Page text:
The two Grand Marshals for the 2017 Wo-Zha-Wa Days Parade represent at least several decades of contributions to the Dells-Delton community, including ongoing participation in the 50-year-old Wo-Zha-Wa Days festival.
Betty Heller-Hobbs and Charlie “Jim” Balsmeider both have made an indelibly positive mark on the Dells in general and on Wo-Zha-Wa in particular, Hobbs as a Southern transplanted to the area in 1970 and Balsmeider as a third-generation Dells native.
As a result, the two will appear in the traditional honorary position, waving to friends, family and the tens of thousands of visitors to downtown from the back of a convertible at the front of the 100-piece parade down Broadway, starting at 1:30 p.m. Sept. 17.
Before helping to lead the annual parade, Heller-Hobbs will spend the first two days of the festival at her Arts and Crafts Fair booth, alongside the paintings for which she has become well-known across the community and the region.
Her participation in the annual art fair is as appropriate as her place in the parade, considering that she helped to start the fair as a long-time member of and driving force behind the Wisconsin Dells Art Association. She was the organization’s first vice president, and she has helped organize and operate the arts fair for most of her 46 years as an active member.
Also a founding member of the Dells Country Historical Society in 1979, Heller-Hobbs came to the area in 1970 with her first husband, Jack, when he was hired as director of Upham Woods. She volunteered at the popular 4H/UW Extension site and nature center for more than a decade upon their arrival, serving both as an arts and crafts and naturalist instructor as well as cooking and hosting, she said.
Heller-Hobbs paintings hang in homes and businesses across the region she calls her “adopted home,” a place she refers to as a “Christian community.”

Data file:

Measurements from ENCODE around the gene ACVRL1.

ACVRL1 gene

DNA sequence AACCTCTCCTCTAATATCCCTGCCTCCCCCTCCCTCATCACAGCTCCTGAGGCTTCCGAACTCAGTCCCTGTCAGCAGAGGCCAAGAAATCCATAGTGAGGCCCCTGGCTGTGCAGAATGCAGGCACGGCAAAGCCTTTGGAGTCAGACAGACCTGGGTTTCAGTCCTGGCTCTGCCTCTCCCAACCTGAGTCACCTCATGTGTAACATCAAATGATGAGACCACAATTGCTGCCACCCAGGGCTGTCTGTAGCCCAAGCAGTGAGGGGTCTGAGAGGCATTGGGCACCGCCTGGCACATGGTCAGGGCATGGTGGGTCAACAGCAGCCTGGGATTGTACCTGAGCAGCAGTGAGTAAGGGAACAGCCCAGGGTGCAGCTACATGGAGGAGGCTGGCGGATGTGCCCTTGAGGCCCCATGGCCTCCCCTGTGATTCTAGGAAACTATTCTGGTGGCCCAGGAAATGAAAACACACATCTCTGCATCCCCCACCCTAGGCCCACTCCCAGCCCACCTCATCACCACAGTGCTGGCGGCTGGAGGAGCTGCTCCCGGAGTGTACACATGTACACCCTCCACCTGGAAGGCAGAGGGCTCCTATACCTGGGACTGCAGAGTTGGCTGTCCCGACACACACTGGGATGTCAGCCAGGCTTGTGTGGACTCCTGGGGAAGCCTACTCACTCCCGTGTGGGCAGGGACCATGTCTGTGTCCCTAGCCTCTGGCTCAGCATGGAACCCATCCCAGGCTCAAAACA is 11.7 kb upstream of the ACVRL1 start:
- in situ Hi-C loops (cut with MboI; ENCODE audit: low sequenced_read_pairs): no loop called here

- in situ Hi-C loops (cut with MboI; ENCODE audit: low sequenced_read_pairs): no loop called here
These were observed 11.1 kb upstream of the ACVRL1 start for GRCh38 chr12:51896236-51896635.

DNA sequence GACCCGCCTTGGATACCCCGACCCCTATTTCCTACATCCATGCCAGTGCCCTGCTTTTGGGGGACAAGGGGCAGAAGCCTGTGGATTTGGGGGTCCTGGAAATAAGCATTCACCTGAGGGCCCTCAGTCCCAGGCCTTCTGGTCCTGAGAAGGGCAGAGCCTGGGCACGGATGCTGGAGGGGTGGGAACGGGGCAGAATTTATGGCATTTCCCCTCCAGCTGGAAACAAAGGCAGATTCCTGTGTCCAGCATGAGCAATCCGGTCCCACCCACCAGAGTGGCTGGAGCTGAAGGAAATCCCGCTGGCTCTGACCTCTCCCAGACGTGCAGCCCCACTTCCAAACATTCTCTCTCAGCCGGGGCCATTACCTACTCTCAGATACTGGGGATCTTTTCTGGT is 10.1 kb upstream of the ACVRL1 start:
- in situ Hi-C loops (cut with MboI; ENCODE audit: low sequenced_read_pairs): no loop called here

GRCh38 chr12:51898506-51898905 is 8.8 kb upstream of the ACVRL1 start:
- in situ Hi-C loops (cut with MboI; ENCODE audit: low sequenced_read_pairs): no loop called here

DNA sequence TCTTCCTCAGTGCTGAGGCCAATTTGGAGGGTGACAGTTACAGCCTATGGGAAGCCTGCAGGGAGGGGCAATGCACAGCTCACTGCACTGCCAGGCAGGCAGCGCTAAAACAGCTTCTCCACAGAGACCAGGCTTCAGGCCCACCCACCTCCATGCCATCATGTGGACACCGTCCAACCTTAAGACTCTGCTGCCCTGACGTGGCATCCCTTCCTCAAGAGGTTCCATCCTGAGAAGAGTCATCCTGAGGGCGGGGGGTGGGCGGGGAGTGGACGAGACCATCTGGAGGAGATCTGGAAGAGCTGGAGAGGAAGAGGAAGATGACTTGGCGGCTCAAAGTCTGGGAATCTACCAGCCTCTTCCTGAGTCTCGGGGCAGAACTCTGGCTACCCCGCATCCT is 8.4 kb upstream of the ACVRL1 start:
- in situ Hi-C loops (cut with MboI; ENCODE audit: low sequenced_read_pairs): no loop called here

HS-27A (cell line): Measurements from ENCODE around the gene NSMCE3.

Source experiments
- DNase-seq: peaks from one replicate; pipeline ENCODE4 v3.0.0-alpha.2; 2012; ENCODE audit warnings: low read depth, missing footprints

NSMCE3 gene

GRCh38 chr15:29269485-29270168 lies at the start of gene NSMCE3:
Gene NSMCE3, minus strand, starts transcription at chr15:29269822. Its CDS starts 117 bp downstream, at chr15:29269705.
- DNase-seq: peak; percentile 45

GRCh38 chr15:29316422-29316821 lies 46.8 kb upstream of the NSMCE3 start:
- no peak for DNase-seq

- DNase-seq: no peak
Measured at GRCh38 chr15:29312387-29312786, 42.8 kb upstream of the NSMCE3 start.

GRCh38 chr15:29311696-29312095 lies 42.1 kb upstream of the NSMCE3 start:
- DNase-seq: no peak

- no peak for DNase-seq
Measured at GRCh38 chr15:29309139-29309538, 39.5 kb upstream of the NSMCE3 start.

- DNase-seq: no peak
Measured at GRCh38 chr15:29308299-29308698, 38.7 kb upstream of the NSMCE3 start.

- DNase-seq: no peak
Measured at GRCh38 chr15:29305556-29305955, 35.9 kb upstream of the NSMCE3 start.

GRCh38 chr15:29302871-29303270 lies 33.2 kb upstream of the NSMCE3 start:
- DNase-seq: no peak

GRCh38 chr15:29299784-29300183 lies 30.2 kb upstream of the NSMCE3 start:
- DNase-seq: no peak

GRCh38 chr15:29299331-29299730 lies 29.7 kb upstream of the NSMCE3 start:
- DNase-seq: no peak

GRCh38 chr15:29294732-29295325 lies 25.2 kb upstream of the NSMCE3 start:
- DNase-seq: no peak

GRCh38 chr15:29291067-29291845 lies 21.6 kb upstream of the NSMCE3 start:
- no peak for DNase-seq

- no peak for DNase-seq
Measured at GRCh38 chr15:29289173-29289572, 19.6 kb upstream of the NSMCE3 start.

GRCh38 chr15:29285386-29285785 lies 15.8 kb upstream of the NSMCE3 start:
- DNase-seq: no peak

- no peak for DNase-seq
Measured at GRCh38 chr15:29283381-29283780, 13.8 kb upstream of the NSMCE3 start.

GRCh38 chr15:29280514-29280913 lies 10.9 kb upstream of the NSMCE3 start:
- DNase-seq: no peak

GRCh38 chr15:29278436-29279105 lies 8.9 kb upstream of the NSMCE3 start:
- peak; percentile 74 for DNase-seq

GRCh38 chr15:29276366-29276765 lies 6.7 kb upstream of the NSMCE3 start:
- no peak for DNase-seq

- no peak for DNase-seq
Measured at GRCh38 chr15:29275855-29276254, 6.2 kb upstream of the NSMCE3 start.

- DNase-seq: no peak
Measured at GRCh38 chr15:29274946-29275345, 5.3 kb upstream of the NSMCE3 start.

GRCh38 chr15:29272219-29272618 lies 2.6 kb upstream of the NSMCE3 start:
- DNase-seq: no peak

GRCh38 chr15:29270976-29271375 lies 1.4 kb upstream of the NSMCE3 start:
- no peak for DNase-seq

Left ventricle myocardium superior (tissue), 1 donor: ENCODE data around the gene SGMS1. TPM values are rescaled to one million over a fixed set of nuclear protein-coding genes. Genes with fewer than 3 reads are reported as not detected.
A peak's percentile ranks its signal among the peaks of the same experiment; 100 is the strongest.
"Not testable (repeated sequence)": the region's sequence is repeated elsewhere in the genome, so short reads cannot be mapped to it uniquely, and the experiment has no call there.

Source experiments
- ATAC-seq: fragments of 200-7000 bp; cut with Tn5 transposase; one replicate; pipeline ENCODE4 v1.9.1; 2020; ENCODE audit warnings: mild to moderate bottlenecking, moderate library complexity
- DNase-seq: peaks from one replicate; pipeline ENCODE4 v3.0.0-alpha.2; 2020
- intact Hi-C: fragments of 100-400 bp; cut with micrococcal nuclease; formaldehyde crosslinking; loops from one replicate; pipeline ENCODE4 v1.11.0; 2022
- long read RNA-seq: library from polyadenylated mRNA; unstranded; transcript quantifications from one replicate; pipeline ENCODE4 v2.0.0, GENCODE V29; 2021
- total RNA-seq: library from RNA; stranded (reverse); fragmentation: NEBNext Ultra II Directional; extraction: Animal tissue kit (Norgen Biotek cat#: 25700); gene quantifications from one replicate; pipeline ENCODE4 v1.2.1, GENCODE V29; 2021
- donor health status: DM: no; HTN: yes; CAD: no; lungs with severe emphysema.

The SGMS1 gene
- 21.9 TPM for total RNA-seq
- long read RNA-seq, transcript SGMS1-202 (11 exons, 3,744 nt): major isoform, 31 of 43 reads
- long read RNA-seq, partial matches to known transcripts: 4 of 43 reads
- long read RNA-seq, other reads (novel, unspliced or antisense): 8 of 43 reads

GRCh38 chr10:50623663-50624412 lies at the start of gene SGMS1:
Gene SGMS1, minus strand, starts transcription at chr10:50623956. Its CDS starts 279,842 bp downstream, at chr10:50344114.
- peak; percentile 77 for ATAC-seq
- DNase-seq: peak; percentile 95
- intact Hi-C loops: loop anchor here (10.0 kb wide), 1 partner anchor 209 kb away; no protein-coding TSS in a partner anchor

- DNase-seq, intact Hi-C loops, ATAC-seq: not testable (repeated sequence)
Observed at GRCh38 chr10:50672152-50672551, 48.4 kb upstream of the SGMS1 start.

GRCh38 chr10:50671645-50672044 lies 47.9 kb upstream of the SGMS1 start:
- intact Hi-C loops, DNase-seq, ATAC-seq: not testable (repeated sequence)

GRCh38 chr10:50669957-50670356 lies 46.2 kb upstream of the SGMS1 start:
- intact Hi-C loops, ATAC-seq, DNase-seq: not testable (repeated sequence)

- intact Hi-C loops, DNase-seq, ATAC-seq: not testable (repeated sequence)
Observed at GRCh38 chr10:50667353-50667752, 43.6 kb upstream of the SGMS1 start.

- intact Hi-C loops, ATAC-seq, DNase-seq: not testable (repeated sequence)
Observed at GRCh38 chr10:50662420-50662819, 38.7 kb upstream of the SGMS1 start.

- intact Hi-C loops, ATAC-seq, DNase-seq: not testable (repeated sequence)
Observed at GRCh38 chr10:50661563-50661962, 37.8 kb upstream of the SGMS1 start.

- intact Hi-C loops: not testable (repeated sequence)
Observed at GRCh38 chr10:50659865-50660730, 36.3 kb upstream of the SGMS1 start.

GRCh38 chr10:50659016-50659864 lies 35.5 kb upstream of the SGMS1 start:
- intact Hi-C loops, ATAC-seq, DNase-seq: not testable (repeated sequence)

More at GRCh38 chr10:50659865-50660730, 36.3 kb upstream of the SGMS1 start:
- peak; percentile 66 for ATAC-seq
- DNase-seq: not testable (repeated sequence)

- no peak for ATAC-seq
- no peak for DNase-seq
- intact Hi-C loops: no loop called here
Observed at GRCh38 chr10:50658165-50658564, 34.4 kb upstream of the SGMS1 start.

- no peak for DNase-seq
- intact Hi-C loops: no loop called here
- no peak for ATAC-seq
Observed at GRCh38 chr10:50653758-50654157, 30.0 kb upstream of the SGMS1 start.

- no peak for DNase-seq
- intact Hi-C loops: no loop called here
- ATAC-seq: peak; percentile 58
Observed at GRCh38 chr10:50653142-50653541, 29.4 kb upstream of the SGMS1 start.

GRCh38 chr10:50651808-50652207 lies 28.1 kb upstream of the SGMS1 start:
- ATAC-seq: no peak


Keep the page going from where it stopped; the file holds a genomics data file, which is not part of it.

“I am grateful to live here, where I can celebrate God’s love and grace,” she said.
Among Balsmeider’s contributions to Wo-Zha-Wa over the years were the much-loved “Old Style Skydivers,” the parachutists who floated into the festival for several years and were named for the long-time local beer distributorship he and his father before him owned and operated for decades.
The younger Balsmeider — whose grandfather “Baldy” Balsmeider owned and operated a famous taproom on Oak Street and is the namesake for “Baldy’s” basketball court in Bowman Park — participated in the first-ever Wo-Zha-Wa run from Portage to Newport, wearing his Hush Puppies shoes from start to finish.
“They took us over to Portage by bus,” Balsmeider recalled with a smile. “My legs were so sore the following day, I could not pick up a case of beer.”
Balsmeider and his wife, Jean, married for 62 years, “have tried to give back to the community of the Dells for buying our Old Style Beer through the years,” he said.
Those vast contributions include yearly contributions to Camp Wawbeek, purchasing playground equipment for the Girl Scouts and joining with Monk’s to renovated the aforementioned Bowman Park basketball court.
In addition to the traditional Wo-Zha-Wa booths and events, the Friends of the Kilbourn Library will hold the organization’s “biggest book sale of the year” each of the festival’s three days, from 9 a.m. to 5 p.m. each day. All proceeds from the book sales go directly to supporting the library.
Meanwhile, over at Outlets of the Dells in Lake Delton, the outdoor mall’s third annual “Shopping Extravaganza” will take place Sept. 16 from 9 a.m. to 4 p.m. Referred to as “a day of philanthropic shopping,” anyone attending the ticketed event will choose from one of 10 partner charities to which to donate $15 of the $25 ticket.
An array of activities will be provided for ticket-holders at the Outlets event, including drawings for more than $26,000 in gift cards and Dells attraction tickets and a wine and chocolate tasting sessions.